Or, if you want to get to grips with organizations you need to use both ‘ands at the same time!
In Informal Coalitions, I argue that managers need to "embrace paradox" as part of a complexity-aware, change-leadership agenda. By that I mean that it is important for them to recognize the irresolvable tensions that exist in every aspect of organizational life. To do so opens the door to quite a different understanding of organizational dynamics from that which dominates conventional management thinking. And it further exposes the flaws in those approaches that view the search for clarity, predictability and control as the essence of orgnizational leadership.
However, earlier this week, a friend (@rotkapchen) related a Twitter conversation that she had had with someone who is well known in the complexity field. It seems that they had dismissed the notion of paradox in organizations, seeing it as a "mystical concept" that is unrelated to organizational complexity.
I felt that I couldn’t let this pass without comment. So here's why I think that paradox is a fundmental dynamic of all organizations.
Organizations are complex social processes
From an informal coalitions perspective, the ‘stuff’ of organizations – such as actions, outputs and outcomes - emerge from the ongoing, self-organizing dynamics of people interacting together. These include both the formal designs (strategies, structures etc) and the hidden, messy and informal "shadow-side" aspects of ‘real-world organizations’. This is a complex process. And, most importantly, it is a complex social process. It is also a pattern-forming and pattern-using process. The interplay of formal and informal interactions across any population (such as an ‘organization’) generates patterns of thinking, feeling and acting that lead to expectancy. That is, these interactions create tendencies for people to think, feel and act in particular ways. People are aware of some of these tendencies but others are unconsciously held.
The above, self-organizing process is inherently paradoxical. Amongst other things:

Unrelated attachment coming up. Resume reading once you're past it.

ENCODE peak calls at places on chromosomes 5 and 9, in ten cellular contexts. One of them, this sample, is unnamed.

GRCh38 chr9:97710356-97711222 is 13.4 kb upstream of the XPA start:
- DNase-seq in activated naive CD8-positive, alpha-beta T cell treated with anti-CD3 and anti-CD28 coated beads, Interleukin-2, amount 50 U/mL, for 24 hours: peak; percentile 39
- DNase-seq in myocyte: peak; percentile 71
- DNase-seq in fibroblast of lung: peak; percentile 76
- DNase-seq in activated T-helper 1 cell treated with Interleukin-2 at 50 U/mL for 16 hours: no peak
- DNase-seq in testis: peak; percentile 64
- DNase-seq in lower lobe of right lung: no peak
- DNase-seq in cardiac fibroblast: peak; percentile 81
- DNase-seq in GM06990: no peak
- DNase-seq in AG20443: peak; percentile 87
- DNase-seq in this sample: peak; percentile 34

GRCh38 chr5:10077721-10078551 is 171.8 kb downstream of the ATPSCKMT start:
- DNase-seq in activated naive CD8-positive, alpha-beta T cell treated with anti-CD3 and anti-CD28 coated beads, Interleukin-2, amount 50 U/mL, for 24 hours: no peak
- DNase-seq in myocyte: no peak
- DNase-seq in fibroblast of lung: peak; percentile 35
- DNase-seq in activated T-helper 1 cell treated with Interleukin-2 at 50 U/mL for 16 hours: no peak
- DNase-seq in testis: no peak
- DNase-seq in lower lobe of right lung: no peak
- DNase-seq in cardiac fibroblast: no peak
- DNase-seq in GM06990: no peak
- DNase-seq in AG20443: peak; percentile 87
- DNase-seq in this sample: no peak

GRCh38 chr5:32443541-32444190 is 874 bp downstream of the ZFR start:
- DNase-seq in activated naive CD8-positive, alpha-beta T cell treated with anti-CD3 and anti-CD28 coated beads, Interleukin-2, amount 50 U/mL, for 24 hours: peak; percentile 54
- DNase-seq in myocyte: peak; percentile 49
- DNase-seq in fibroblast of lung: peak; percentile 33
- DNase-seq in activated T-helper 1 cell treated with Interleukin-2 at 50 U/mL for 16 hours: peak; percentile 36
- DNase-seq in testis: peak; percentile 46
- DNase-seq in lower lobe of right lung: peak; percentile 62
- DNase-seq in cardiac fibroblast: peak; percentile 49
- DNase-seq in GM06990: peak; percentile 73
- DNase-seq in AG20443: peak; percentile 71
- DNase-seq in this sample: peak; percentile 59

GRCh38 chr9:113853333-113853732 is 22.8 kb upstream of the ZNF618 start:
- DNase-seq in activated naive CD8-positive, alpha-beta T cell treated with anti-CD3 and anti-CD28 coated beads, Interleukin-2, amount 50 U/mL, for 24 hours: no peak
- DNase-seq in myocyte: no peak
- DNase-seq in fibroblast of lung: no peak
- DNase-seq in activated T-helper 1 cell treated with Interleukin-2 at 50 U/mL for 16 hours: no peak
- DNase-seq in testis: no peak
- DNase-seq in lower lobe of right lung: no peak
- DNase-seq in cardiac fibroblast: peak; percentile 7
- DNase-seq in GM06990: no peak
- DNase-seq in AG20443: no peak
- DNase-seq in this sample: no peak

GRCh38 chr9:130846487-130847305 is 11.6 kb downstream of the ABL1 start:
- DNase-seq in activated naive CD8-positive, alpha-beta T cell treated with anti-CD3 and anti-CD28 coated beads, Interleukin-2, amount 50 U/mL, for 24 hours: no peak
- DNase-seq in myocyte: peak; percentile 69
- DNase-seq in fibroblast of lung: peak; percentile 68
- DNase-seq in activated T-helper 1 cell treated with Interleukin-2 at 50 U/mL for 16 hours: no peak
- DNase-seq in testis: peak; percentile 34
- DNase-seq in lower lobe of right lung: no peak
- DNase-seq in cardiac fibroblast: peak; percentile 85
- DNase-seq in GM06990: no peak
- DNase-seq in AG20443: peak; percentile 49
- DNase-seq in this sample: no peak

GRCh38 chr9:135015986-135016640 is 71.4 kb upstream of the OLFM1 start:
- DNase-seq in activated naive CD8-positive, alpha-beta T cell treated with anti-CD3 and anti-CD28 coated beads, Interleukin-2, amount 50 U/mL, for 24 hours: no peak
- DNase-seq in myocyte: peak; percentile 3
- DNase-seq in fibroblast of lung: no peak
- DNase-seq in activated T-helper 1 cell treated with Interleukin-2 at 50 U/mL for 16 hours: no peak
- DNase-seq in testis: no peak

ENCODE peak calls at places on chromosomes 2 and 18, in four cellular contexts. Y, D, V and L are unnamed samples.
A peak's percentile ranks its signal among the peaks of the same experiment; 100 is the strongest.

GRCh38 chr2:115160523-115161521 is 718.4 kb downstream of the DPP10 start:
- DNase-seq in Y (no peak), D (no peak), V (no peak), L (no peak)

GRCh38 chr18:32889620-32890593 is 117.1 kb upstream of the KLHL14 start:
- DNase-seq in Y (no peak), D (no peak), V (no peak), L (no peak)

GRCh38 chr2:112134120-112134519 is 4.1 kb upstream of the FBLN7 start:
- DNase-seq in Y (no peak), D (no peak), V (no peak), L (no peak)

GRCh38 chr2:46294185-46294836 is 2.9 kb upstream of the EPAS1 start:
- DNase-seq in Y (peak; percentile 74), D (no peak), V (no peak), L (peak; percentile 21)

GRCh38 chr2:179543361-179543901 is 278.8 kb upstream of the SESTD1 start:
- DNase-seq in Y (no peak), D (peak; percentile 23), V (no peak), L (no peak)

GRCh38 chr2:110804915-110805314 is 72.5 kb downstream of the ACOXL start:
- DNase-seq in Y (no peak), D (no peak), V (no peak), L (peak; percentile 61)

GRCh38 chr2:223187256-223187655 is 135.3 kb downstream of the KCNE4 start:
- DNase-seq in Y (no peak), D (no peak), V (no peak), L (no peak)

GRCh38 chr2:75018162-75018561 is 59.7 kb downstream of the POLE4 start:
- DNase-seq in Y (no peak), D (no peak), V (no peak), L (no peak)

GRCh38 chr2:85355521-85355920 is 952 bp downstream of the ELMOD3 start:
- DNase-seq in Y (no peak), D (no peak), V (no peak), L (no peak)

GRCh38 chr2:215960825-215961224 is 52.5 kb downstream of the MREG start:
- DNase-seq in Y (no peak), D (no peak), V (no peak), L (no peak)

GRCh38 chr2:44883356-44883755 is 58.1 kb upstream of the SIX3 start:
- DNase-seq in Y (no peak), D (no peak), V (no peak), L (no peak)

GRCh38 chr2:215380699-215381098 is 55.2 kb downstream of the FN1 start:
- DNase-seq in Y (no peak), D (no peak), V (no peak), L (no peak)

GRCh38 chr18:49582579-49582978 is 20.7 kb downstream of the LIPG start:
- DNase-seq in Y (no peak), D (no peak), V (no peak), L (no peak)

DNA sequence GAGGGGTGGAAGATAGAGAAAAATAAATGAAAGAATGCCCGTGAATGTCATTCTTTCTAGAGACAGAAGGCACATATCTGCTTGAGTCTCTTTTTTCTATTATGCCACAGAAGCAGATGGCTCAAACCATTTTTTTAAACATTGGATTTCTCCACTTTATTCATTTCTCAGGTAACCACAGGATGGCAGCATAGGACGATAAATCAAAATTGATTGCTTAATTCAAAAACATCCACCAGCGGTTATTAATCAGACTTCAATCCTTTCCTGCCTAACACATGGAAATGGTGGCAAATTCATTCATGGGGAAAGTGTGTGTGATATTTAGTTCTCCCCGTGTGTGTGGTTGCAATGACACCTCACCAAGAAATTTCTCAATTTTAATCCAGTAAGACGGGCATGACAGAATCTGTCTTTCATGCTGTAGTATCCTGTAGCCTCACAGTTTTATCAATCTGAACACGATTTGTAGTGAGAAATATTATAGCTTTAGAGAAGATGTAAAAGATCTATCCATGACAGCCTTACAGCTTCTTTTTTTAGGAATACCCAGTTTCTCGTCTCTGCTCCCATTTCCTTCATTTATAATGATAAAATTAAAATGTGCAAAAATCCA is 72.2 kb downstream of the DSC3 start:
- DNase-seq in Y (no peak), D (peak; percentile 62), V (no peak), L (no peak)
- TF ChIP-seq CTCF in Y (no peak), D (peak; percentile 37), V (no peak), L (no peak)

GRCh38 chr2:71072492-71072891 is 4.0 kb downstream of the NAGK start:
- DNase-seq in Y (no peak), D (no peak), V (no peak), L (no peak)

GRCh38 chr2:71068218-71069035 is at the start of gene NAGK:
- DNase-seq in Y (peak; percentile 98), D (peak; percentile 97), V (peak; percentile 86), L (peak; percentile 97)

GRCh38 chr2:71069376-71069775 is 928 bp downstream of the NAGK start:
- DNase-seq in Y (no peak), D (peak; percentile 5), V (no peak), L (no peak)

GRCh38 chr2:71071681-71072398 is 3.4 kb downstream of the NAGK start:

- The patterns of thought and action that emerge from people’s ongoing interactions tend, at the same time, to ‘shape’ the nature, content and outcomes of those interactions. Ralph Stacey refers to this general dynamic as "forming" and "being formed" at the same time.
- The tendency is for this process to lead to the replication and reinforcement of existing patterns (stability/continuity). At the same time, the capacity exists, within this same process, for pattern switching to occur spontaneously and novel outcomes to emerge (instability/change).
- The process is necessarily co-operative in nature, as people participate in the rituals and routines of everyday, conversational interaction (co-operation). At the same time, the existence of personal self-interests and necessarily diverse organizational agendas make the process contentious and potentially conflictual (competition).
- The process both enables joint action (enabling) and, at the same time, constrains it within mutually acceptable (power-related) limits and established patterns of thought and action (constraining).
- Individual identities affect the pattern, content and quality of people’s interactions with other people, and hence the ways in which the organizational world is constructed (individual). At the same time, individual identities are formed by this social world. Individuals are understood in terms of their relations with others and identity is formed between rather than within people (social).
- The notion of identity itself combines the paradoxical (i.e. simultaneous and contradictory) combination of sameness (inclusion) and, at the same time, difference (exclusion).
- 'Organization-wide’ (and ‘wider’!) outcomes (global) emerge from the widespread interplay of one-to-one and small-group conversations (local). And, consistent with the ‘forming/being formed’ dynamic mentioned earlier, these global patterns simultaneously affect the pattern, content and outcomes of the ongoing local interactions.